St Mark’s is set to ring in a new century of its historic bells

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  • Keith Rossiter plays the bells at St Mark's Anglican Church

    Keith Rossiter plays the bells at St Mark's Anglican Church

  • The bells in the spire of St Mark's Anglican Church in Smith's.

    The bells in the spire of St Mark's Anglican Church in Smith's.

  • <B>Soaring spire:</B> The spire of St Mark’s Anglican Church, which houses its 100-year-old bells.

    Soaring spire: The spire of St Mark’s Anglican Church, which houses its 100-year-old bells.


Celebrations are planned at St. Mark’s Church in Smith’s next weekend to honour 100 years of bell ringing at the church.

The bells were first suggested by Jeremiah Scott Pearman as a way to honour the church’s former pastor, Archdeacon George Tucker, who had served the Smith’s Parish community for forty years and died in 1908. The church quickly agreed and began raising the funds to purchase and install the first chime bells in Bermuda.

The chime, according to church member Al Spearing, consists of ten cast bronze bells, which were cast by John Taylor Bellfounders in Loughborough, Leicestershire. The bells range in size from 18 inches in diameter and a weight of a mere 126 pounds, to the largest at 37-and-one-quarter inches and a weight of 1011 pounds.

Each bell has a different note from the key of B-flat minor, and is played on a clavier. Players simply push the numbered levers, which, when depressed, pull the wires, and, in turn, the clapper of the bell. Bell players can follow simple music notations to play hymns and songs.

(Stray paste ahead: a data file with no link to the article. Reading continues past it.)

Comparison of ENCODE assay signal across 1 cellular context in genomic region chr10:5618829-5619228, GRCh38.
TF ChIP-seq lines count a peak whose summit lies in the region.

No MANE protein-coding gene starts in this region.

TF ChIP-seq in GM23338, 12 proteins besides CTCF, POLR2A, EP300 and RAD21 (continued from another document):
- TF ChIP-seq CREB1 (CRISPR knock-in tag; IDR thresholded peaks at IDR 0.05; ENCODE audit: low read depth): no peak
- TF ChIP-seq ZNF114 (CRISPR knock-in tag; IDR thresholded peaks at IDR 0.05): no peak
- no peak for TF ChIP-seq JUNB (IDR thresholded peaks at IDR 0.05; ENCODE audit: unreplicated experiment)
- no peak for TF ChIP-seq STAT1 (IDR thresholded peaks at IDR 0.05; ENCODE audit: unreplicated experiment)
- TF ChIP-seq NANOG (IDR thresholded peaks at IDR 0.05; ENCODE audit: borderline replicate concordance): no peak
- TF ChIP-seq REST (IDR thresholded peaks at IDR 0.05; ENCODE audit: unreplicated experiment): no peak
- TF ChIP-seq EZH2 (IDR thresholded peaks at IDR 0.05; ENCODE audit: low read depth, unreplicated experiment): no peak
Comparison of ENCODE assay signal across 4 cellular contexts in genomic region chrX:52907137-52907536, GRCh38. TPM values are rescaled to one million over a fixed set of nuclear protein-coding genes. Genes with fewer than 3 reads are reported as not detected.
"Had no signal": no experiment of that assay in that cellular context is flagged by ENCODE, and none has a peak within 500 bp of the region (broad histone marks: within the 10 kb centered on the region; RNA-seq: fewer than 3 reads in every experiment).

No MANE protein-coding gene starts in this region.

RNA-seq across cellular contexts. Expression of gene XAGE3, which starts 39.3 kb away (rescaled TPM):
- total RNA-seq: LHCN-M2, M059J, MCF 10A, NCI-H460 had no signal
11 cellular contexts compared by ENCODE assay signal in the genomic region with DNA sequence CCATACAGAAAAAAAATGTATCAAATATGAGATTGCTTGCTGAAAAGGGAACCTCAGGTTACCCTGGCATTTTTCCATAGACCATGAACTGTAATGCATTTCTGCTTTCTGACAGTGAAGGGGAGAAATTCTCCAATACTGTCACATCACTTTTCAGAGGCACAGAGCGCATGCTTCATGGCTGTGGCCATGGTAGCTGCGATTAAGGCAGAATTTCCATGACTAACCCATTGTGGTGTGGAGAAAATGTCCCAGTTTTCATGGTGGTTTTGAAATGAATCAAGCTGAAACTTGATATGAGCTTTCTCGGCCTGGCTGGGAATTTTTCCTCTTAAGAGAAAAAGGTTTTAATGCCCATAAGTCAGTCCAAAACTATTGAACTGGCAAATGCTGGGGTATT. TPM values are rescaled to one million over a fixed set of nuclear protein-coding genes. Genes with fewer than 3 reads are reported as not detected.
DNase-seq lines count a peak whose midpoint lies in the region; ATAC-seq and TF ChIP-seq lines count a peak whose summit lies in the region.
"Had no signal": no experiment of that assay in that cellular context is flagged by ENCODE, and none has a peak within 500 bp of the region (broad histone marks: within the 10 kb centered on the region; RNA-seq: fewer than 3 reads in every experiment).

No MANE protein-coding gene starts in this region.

In addition to the chimes, there is a great bell on a swing wheel, which sits on top of the ten-bell frame. It was cast by the Memeely Bellfoundry in West Troy, New York in 1879 and presented to the church by W.F.M. Whitney for Easter that year. All the bells are housed in the church’s tower and steeple, which was completed in 1876.

The first person to play the bells was Sexton T. Stephenson, followed by Sexton Arthur Wilkinson, Sexton Eliston Woolridge, and then Sandra Lilley. Today, the church has six players, rotating around the two Sunday morning services held at St. Mark’s. William S. Zuill, Keith Rossiter and Joan Skinner alternate for the 8am service, while Vernon Douglas, Alfred Spearing and 15-year-old Luke Green, son of the church’s rector Peter Green, take turns at the 10.30am service.

The chime bells were first rung at 3.30pm on Sunday, May 14, 1911, and the church is planning to commence celebrations at the same time on Sunday, May 14, 2011. A mini concert will be held, with four different players, beginning at 3.30pm, with outdoor seating and a strawberry cream tea served.

Guests will then be invited in for a half-hour service of praise and celebration, followed by an additional 30 minutes of bell playing by the final two church bell players. Each of the players will perform their favourite pieces, from hymns to classical music pieces, all specially adapted for playing on a limited number of notes.

The public is warmly welcomed to attend.

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Published May 7, 2011 at 7:00 am (Updated May 6, 2011 at 9:04 pm)

St Mark’s is set to ring in a new century of its historic bells

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